Lalanii Wilson Jones Talks About Healthcare, Business & Her Book
Lalanii Wilson Jones is a woman who wears many hats. She runs a business called Mogul 24/7 which is home to a bevy of brands that she holds ownership of. With so many companies underneath her belt, it’s a surprise and peaks sheer curiosity as to how she is able to balance life as a whole. I sat down with the entrepreneur, her publicist Kayla Tucker Adams and Brand Manager Trea Davenport for some input on her journey, upcoming book, the myths on home health care and the romantic relationship of the successful woman.
I understand that you run 12 companies, is that correct?
Well, I do have multiple brands and some divisions fall under each brand, so I do. I have my finger on a lot of things.
I see most of your businesses are in health and wellness. What made you go into the field?
Well, I grew up in the health care business, so it was an easy route for me to go into. I’ve been in health care since I was roughly 13 or 14. My mother was a registered nurse and that was the business that she went into, so I learned a lot from her and her partner at a very early age.
You started out as a start-up company. How hard was it to build up?
Well, it’s always been hard as a start up because the biggest challenges in establishing a new business are money and how you’re going to create what’s needed with limited resources, so a lot of times you do have to start on a different level, but it’s a lot of work and you have to be willing to put it in.
Did you ever think that you would be down the road of philanthropy and entrepreneurship?
I did know because I grew up with my mother, so it wasn’t hard for me to transition to that. What I didn’t know is how wide my brand would become and how much it would branch out. I did not anticipate that.
Let’s say that you took an alternative route in your life. What do you think you would be doing if you wasn’t running a business?
I wanted to be a broker on Wall Street. (laughs) I wanted to be an attorney or a broker. I went to a university in New York for a little while when I first graduated high school and I love the whole East Coast vibe, the hustle and bustle, and for some reason, I thought that being a economist or a Wall Street broker would be the thing to do. I just wasn’t that great with math, so those dreams dwindled quickly.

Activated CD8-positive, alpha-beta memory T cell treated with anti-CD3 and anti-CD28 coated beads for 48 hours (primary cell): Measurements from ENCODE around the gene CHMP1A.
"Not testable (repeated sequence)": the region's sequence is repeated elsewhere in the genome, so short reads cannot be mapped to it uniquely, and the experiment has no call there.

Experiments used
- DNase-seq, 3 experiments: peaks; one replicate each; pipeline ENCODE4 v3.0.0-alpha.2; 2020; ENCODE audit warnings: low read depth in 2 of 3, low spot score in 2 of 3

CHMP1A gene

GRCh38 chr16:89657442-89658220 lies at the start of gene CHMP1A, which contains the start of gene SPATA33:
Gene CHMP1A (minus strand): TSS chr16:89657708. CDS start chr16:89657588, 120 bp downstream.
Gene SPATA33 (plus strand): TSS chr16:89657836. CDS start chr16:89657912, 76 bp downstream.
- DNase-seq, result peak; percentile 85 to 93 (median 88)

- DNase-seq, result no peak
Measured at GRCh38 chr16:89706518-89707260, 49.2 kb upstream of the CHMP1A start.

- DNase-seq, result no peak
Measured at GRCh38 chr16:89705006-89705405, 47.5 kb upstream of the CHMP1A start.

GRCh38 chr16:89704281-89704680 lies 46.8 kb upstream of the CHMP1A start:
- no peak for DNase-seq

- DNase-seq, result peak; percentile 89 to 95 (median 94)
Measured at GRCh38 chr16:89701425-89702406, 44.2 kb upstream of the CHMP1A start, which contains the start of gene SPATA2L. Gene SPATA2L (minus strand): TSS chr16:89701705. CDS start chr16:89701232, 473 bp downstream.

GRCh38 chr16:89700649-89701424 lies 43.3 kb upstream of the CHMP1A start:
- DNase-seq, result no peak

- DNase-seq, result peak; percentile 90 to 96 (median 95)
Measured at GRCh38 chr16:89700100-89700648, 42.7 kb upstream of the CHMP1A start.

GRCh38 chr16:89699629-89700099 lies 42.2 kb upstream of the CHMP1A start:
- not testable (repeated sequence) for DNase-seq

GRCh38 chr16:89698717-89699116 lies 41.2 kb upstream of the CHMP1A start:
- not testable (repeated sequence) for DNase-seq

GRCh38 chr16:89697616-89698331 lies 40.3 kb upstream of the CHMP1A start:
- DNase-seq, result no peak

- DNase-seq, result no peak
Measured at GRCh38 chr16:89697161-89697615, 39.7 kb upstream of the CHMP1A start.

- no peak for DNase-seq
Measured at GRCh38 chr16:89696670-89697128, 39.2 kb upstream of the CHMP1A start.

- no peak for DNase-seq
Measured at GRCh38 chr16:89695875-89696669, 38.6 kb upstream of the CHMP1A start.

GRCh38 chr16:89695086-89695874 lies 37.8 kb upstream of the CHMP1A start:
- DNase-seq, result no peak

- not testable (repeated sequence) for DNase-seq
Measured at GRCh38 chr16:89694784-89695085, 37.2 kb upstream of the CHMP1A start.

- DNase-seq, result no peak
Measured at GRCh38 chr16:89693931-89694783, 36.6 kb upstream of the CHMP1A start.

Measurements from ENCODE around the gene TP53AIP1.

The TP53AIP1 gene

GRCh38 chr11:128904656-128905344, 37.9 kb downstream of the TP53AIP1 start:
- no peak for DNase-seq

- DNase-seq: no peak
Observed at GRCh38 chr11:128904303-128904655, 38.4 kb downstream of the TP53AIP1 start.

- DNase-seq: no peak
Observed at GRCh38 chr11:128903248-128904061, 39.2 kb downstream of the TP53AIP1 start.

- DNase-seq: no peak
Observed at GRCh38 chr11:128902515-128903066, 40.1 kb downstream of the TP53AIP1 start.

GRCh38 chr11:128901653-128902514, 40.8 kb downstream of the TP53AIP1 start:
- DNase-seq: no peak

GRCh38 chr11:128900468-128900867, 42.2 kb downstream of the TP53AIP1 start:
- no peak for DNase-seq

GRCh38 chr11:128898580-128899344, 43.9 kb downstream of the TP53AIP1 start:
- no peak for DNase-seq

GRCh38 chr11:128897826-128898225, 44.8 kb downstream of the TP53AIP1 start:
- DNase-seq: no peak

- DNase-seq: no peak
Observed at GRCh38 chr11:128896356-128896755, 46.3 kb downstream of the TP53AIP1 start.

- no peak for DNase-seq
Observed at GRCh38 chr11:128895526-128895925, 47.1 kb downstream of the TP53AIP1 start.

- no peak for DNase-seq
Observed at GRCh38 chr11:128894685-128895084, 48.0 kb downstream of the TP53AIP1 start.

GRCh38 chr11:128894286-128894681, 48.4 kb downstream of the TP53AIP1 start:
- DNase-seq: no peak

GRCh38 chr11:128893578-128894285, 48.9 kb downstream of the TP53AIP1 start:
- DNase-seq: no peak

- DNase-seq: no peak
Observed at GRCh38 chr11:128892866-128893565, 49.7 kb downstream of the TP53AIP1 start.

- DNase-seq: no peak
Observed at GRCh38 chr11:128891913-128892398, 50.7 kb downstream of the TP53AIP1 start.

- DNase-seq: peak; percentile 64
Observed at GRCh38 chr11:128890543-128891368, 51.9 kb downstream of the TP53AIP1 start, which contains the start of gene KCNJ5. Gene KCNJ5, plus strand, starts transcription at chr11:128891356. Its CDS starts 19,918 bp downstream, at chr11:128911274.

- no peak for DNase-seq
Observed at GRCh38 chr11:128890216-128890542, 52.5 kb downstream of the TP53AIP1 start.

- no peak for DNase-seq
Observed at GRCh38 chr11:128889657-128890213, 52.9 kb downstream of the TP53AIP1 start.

You featured your Kanvas Skin Care line at Essence Street Style. What was that feeling like?
That was an amazing feeling. It had been a long time coming. Kayla and Trea have worked very hard to secure that activation. We had tried to do some things for the Essence Festival in New Orleans but we ran into some kinks. However I’m so glad that Nicole Arceneaux from Essence kept us in mind and has a natural affinity for us, that led to us being able to participate in this installment. I’m grateful for any opportunity to build with Essence and other national outlets. It’s always an amazing feeling when you work on projects where you might think “This is never gonna work. This is never gonna happen. Nothing is gonna break,” and finally things come together, my Kanvas Co-Owner Thai Morrison and our team are truly humbled that we did get a break.
Does Kanvas deal with people of color or is it for everybody?
Well, certainly, it’s geared towards people of color because me and my partner Thai are women of color. We deal with a lot of hyper-pigmentation issues, but it’s for anyone across the board. The ingredients are the key to the product and we have awesome ingredients and you get awesome results. Our product suite runs the full gambit, meaning we have a complete medical grade line, an anti-aging line, pore control and a bit of everything. Normal to dry, whatever your skin conditions are, we can address that.
You deal with people with eczema, too?
Explain what Mogul 24/7 is about.